If you glanced at the eclipse for a fraction of a second on Monday, you probably didn’t damage your eyes, according to Ralph Chou, professor emeritus of optometry and vision science at the University of Waterloo, in Ontario, Canada, and a leading authority on the damage the sun's rays can do to the eye's retina

It’s the same if you looked at the display of a camera or smartphone, and not through the non-filtered optics, then you are fine.

 

If after 12 hours, you notice “blurred vision, where the very center of the vision might have a spot, or multiple spots, that were missing in their vision — that were very, very blurred. Around it, there might be some clear spots. It really depends on exactly what happened, and what kind of injury there is at the back of the eye.”

 

You should seek help. It's quicker to see an optometrist is than an ophthalmologist

 

“If you look for a sustained period through the filter, you're stimulating only one set of color-sensitive receptors at the back of the eye. So they'll get more work than, say, the receptors that are responsible for green and blue light. And the result will be that for a brief time, you'll suffer the same kind of after-image effects that you get from looking at a very bright headlight or flash from a camera.”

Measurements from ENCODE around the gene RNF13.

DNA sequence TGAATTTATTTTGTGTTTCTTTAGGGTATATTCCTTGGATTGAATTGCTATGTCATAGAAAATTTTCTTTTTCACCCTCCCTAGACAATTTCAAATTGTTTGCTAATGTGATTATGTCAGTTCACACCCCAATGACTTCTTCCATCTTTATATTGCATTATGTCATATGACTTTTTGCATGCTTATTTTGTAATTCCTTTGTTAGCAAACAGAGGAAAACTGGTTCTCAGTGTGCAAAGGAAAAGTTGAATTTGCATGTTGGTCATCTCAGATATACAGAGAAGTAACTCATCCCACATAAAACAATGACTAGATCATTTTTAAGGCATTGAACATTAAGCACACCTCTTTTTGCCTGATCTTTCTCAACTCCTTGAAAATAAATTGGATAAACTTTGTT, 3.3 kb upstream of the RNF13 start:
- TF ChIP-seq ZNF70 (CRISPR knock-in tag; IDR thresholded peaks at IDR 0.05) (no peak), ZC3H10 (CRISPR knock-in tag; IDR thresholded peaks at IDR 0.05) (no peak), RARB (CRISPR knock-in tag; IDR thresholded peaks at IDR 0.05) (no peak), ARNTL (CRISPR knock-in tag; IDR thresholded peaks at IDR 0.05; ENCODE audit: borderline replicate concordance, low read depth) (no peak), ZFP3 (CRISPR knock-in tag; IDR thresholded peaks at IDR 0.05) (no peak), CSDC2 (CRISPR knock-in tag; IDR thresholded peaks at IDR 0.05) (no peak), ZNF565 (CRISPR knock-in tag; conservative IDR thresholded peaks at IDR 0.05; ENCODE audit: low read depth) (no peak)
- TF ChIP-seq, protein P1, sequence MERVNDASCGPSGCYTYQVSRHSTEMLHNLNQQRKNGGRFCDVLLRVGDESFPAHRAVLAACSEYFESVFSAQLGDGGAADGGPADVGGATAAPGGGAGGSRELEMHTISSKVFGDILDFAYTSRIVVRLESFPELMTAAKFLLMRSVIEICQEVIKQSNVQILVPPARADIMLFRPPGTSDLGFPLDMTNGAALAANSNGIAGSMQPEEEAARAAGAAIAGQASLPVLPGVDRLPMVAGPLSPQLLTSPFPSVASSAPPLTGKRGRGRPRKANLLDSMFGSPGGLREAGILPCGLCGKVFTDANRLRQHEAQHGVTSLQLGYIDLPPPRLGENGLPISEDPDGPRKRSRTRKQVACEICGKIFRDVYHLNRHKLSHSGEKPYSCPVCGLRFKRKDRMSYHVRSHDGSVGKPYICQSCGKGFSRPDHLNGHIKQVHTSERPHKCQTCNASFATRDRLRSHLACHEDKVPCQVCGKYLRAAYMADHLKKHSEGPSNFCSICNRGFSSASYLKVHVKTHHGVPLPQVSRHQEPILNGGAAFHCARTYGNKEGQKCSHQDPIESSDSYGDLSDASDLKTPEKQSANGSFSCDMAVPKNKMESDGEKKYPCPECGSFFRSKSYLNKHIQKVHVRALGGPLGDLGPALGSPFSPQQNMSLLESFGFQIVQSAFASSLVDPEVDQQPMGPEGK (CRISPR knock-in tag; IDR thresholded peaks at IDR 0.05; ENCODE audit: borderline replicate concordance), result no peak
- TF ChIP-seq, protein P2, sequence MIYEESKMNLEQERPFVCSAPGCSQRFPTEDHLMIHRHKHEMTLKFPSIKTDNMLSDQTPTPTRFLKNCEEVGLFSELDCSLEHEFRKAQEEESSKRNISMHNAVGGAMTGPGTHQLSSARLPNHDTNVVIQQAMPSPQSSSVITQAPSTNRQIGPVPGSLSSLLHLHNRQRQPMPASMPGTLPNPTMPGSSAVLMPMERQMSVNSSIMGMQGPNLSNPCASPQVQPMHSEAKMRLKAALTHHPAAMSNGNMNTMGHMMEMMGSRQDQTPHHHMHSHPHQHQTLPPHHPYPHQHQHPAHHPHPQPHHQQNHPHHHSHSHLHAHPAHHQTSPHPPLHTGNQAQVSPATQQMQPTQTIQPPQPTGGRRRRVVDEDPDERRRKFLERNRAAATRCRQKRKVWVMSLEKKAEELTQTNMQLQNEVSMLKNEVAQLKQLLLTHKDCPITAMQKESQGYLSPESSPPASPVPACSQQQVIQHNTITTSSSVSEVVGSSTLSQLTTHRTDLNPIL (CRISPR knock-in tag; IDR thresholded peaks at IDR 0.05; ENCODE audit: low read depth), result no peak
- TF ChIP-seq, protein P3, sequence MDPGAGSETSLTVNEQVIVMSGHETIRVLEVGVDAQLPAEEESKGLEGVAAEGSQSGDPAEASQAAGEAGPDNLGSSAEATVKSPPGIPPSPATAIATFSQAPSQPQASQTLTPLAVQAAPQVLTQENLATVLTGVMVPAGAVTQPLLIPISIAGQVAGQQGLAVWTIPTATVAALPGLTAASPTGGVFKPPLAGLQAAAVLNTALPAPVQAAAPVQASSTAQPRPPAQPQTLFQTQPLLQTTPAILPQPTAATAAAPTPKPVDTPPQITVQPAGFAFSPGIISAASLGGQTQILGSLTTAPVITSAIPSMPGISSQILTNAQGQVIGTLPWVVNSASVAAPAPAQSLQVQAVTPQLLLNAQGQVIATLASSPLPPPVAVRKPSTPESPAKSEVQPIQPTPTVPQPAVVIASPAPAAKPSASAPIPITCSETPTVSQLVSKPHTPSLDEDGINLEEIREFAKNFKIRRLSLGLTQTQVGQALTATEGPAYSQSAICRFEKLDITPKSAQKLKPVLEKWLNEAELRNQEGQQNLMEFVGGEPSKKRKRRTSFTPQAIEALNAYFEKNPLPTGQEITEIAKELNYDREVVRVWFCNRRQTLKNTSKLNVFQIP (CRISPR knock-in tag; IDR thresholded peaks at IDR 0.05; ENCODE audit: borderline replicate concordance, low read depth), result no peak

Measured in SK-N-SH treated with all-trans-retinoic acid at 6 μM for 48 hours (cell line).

In that case, for a brief time, you'll suffer the same kind of after-image effects that you get from looking at a very bright headlight or flash from a camera. Give it time.